A Canadian, Aylesworth came to fame in 1953 as a writer and performer on the Canuck comedy show After Hours. He moved to the U.S. in 1958 to write for the musical show Your Hit Parade. He teamed up with his former partner Frank Peppiatt to write for other shows, including Perry Como’s Kraft Music Hall, The Judy Garland Show, The ABC Comedy Hour, and shared Emmy nominations for work on the Julie Andrews Hour and The Sonny and Cher Show. But he is best known for what he did with Peppiatt in 1969: they looked at the TV ratings and noticed “‘Laugh-In’ was the leader followed by ‘The Beverly Hillbillies’,” Peppiatt said years later. “We wondered what kind of show would combine both elements.” They created it: their show Hee Haw brought country music (and cornball humor) to the American public, and in its first season tied with Laugh-In at the top of the ratings. That’s right: two Canadians created Hee Haw.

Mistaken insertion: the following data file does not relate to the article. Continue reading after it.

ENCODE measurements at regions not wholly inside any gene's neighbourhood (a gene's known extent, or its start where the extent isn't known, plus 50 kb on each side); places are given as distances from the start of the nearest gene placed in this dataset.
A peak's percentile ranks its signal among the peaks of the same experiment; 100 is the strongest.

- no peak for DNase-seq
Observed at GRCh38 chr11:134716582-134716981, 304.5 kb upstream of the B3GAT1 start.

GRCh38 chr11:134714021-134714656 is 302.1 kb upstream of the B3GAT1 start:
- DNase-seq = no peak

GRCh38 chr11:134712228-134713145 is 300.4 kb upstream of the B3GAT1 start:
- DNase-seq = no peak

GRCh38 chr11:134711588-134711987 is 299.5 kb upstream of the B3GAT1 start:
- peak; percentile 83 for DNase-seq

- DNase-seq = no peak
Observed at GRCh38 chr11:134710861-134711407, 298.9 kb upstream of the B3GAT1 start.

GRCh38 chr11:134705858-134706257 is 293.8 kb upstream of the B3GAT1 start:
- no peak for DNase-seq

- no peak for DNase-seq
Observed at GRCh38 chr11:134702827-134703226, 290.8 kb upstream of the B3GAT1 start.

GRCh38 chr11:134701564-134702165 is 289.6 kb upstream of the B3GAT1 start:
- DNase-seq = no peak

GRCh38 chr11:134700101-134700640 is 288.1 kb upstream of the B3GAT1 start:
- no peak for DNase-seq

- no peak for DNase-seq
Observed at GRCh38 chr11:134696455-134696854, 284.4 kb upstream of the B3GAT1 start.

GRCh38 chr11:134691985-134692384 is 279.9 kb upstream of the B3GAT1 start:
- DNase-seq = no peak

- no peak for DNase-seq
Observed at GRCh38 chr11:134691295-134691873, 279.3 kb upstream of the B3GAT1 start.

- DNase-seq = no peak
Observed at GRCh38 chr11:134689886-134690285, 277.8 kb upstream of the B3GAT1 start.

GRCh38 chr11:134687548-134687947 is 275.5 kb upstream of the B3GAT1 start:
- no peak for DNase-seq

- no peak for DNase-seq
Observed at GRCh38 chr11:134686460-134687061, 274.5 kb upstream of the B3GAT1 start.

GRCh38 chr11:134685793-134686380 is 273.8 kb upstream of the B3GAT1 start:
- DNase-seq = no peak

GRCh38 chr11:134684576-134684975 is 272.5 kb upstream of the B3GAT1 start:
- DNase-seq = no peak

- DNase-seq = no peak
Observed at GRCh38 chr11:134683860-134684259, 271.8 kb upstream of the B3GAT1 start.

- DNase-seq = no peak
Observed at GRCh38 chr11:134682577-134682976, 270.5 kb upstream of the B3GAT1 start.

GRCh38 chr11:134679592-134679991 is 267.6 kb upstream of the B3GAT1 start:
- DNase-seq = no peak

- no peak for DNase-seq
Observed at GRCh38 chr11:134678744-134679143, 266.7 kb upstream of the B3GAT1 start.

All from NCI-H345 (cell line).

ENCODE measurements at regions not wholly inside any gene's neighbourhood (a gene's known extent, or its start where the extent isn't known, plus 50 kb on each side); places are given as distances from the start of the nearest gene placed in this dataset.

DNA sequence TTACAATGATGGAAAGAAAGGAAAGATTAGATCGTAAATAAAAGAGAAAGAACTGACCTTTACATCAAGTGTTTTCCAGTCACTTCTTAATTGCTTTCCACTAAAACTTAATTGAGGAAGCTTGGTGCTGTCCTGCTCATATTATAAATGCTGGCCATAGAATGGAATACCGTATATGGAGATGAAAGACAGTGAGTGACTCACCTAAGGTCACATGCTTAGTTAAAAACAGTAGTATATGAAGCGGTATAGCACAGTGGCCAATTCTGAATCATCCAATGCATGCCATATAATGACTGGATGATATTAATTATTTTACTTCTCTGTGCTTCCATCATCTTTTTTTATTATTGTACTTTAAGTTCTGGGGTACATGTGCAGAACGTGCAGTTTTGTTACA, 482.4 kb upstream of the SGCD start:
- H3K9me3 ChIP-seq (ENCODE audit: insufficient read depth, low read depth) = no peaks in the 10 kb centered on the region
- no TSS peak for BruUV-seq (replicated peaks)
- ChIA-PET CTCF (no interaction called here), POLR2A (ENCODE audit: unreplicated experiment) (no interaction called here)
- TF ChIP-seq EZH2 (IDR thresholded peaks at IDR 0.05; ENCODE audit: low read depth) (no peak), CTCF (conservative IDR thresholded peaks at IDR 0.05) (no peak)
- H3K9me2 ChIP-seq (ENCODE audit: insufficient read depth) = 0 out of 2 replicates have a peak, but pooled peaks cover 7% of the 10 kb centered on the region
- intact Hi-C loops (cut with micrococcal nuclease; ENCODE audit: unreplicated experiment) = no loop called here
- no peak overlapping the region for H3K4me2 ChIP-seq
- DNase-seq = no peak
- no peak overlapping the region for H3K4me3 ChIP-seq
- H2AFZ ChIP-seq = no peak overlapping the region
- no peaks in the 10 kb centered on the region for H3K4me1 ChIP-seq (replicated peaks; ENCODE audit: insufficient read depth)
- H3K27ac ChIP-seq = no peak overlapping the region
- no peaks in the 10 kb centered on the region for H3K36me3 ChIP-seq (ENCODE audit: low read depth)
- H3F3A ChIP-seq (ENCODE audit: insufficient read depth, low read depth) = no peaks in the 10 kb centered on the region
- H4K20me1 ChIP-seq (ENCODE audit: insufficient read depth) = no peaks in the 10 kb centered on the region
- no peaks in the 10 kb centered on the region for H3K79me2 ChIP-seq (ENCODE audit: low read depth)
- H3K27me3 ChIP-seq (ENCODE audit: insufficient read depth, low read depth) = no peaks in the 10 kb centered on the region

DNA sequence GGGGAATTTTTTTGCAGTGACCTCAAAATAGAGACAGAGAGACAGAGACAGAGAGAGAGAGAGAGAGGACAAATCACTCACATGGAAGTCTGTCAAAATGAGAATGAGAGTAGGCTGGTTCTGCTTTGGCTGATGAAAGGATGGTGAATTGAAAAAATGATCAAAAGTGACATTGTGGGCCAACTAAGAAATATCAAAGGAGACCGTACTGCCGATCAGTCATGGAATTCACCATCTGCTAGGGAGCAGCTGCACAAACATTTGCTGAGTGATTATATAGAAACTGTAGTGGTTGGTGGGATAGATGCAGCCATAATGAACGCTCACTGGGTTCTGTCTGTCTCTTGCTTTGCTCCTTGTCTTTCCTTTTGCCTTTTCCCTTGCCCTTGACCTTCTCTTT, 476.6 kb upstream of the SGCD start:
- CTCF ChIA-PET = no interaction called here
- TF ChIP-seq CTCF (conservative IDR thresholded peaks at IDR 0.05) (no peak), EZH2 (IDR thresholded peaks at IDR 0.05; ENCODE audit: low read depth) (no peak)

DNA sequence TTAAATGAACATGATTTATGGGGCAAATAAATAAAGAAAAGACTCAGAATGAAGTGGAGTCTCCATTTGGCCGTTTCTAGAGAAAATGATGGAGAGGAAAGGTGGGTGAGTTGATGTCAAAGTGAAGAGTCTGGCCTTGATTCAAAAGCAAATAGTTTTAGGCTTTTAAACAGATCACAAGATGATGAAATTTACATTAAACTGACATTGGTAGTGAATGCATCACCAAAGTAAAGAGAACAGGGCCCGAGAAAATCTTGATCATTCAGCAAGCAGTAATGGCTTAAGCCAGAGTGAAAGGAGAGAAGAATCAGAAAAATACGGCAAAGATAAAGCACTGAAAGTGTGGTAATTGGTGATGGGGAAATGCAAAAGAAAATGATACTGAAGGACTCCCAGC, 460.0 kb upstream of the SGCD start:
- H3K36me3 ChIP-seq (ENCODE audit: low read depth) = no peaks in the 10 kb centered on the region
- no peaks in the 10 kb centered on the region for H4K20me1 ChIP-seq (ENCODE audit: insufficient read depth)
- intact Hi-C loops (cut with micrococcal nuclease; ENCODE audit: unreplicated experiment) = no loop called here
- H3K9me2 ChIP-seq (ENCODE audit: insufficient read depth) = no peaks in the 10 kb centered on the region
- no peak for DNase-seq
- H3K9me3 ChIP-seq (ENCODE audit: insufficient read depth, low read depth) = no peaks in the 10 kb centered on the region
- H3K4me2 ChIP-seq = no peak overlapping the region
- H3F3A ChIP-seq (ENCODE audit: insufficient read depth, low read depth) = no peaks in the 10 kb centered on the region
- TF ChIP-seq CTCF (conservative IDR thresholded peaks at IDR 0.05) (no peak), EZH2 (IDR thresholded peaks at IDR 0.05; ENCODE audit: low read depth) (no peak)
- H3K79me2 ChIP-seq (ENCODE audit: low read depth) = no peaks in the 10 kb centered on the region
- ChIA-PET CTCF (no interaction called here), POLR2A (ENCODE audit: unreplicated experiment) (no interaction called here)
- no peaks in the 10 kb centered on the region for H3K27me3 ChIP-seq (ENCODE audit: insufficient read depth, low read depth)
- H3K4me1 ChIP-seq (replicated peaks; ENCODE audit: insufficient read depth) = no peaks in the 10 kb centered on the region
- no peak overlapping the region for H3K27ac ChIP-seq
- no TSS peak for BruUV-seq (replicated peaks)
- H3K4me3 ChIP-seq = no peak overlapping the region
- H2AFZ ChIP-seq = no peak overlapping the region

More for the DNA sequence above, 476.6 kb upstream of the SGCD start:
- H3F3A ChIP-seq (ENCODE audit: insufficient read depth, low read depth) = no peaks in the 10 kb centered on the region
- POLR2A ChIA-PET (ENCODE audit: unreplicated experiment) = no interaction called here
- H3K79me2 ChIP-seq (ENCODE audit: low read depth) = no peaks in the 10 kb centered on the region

“It would be hard to find two more urbane and cosmopolitan cats,” the Los Angeles Times’ TV critic wrote when the show debuted. “Frankly,” Aylesworth admitted, “we couldn’t write one of those cornfield jokes. We wouldn’t know how.” And neither had even visited the South of the U.S. Still, the Country Music Association named them “Men of the Year” for the show. CBS canceled it in 1971 as part of its “rural-show purge,” when it also axed the likes of The Beverly Hillbillies, Green Acres, and Mayberry RFD, but Hee Haw remained on the air in first-run syndication until 1992. Aylesworth died in California on July 28 from pneumonia. He was 81.